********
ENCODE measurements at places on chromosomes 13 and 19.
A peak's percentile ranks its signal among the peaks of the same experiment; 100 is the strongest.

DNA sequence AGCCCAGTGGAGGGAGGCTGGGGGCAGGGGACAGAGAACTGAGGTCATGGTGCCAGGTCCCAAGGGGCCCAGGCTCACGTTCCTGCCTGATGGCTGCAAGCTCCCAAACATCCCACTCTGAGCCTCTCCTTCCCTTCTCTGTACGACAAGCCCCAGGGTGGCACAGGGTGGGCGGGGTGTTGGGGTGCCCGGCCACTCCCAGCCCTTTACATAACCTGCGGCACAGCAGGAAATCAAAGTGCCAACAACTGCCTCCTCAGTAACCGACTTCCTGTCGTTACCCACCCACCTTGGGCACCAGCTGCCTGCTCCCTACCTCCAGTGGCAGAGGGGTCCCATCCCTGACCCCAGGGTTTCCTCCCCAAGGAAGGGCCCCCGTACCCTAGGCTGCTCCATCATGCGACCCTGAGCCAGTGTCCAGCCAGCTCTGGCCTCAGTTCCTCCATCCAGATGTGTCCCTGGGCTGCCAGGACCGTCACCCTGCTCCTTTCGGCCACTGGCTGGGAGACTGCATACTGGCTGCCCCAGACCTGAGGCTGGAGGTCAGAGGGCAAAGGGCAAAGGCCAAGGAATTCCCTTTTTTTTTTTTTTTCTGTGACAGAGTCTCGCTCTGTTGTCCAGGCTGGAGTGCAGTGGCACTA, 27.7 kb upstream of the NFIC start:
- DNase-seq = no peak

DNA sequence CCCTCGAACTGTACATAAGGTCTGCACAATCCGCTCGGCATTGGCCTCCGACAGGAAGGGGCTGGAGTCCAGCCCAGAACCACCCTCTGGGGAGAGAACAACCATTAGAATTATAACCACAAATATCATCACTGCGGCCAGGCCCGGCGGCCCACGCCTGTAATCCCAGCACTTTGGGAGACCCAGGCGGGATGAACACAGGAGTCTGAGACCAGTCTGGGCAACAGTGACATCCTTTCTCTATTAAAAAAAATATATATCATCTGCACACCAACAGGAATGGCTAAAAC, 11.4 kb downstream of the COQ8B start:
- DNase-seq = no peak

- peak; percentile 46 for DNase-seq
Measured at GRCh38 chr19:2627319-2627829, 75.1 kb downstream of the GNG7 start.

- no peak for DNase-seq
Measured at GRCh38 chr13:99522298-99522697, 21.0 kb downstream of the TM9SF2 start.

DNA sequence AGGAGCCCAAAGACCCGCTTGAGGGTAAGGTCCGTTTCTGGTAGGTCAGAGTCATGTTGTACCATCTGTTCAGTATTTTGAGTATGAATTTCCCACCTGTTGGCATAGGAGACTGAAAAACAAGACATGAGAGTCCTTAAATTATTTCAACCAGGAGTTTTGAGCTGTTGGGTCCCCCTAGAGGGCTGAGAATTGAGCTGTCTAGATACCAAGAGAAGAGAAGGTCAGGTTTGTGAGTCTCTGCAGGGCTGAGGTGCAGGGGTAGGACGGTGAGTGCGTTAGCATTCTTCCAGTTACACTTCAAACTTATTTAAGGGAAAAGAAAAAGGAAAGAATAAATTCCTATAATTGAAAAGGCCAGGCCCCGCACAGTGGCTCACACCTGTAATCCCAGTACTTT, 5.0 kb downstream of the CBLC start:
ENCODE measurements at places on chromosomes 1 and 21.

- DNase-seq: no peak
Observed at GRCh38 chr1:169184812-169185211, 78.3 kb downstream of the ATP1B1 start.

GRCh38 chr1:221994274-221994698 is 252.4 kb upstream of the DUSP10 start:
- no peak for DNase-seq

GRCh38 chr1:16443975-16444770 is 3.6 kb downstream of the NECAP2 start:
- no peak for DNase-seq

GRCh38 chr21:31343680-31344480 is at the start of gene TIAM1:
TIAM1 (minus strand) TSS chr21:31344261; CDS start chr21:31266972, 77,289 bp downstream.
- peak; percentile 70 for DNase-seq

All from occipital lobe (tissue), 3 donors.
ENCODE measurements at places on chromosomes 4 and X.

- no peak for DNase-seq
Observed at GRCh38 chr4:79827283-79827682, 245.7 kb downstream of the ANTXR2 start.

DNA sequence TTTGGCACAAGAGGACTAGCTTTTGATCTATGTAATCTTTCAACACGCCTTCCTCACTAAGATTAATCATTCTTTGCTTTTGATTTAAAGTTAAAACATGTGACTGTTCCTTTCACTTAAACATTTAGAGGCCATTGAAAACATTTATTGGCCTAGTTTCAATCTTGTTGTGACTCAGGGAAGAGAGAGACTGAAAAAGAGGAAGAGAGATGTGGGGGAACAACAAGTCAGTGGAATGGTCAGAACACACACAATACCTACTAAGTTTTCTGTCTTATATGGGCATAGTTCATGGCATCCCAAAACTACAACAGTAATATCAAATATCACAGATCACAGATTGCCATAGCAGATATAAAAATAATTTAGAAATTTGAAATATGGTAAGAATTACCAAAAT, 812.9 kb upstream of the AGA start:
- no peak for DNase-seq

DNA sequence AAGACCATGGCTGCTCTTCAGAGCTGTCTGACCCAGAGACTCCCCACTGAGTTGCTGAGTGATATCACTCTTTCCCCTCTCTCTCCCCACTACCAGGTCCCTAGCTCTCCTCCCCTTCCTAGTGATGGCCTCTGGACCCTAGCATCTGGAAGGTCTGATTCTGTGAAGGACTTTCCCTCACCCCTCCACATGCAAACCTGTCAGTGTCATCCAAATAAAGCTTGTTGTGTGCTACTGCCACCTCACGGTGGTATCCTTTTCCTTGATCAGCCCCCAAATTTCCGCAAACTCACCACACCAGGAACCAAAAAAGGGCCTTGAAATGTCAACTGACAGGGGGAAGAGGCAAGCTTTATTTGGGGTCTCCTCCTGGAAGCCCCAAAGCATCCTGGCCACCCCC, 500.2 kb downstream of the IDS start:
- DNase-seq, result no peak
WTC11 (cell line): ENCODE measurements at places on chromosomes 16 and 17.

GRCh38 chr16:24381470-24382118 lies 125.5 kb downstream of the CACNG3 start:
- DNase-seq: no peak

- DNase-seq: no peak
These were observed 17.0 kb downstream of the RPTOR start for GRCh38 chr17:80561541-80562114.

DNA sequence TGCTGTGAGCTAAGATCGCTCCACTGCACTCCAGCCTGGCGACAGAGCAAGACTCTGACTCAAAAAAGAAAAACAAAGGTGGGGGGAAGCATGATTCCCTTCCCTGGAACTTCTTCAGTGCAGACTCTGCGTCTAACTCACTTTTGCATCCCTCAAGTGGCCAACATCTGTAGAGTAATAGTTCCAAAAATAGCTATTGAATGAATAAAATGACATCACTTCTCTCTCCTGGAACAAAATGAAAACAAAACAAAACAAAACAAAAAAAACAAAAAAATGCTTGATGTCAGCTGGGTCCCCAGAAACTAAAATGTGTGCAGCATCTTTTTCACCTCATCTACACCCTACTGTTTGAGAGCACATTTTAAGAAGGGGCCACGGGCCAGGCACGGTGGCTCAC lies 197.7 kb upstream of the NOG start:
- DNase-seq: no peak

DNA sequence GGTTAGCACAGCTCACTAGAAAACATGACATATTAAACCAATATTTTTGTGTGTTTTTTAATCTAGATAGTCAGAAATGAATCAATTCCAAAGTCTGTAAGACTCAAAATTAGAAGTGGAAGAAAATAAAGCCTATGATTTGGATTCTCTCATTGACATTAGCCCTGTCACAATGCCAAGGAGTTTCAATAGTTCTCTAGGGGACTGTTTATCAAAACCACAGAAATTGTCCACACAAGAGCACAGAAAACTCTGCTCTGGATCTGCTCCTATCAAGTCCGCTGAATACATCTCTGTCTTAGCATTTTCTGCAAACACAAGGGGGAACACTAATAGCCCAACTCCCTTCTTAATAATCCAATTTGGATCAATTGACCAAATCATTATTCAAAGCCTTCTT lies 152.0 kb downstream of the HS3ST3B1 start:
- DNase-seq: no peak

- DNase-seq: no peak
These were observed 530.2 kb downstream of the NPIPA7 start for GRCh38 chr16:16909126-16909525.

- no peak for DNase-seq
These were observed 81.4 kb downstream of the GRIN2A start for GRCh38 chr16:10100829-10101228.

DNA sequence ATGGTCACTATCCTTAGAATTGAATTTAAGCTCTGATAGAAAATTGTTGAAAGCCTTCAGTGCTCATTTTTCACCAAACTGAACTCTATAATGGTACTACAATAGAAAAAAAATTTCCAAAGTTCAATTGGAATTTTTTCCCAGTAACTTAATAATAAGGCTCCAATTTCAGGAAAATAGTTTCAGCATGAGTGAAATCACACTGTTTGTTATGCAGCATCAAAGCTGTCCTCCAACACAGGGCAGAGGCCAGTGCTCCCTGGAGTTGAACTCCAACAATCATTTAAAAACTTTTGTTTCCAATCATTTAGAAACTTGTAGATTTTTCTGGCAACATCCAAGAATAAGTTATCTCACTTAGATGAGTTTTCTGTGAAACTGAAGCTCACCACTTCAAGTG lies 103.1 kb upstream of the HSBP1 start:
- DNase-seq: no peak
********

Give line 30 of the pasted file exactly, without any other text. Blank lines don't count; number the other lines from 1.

WTC11 (cell line): ENCODE measurements at places on chromosomes 16 and 17.